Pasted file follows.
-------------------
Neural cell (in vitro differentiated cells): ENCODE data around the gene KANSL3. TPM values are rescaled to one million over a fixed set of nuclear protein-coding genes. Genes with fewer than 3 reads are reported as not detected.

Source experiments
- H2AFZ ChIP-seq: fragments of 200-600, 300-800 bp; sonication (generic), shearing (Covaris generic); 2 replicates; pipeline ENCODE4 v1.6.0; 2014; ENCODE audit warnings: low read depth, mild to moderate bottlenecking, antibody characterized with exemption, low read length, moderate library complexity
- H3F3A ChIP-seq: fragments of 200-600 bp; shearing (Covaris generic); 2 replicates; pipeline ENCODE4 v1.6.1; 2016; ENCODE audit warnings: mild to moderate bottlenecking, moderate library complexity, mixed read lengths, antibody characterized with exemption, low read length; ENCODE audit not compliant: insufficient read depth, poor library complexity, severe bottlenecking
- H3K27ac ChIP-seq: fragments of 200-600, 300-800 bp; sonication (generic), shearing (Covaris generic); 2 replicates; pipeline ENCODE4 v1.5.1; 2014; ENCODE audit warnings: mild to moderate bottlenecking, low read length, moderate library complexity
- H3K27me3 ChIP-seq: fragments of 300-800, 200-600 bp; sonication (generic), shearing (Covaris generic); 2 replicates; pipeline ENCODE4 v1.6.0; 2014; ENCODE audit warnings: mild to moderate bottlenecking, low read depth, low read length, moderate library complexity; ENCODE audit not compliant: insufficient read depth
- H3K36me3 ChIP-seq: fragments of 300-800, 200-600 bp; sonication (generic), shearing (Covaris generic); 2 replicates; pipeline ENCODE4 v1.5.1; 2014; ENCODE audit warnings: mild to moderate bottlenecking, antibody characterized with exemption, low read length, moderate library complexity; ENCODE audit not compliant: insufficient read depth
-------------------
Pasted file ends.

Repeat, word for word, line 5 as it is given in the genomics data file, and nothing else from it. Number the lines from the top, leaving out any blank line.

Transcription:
- H3K27ac ChIP-seq: fragments of 200-600, 300-800 bp; sonication (generic), shearing (Covaris generic); 2 replicates; pipeline ENCODE4 v1.5.1; 2014; ENCODE audit warnings: mild to moderate bottlenecking, low read length, moderate library complexity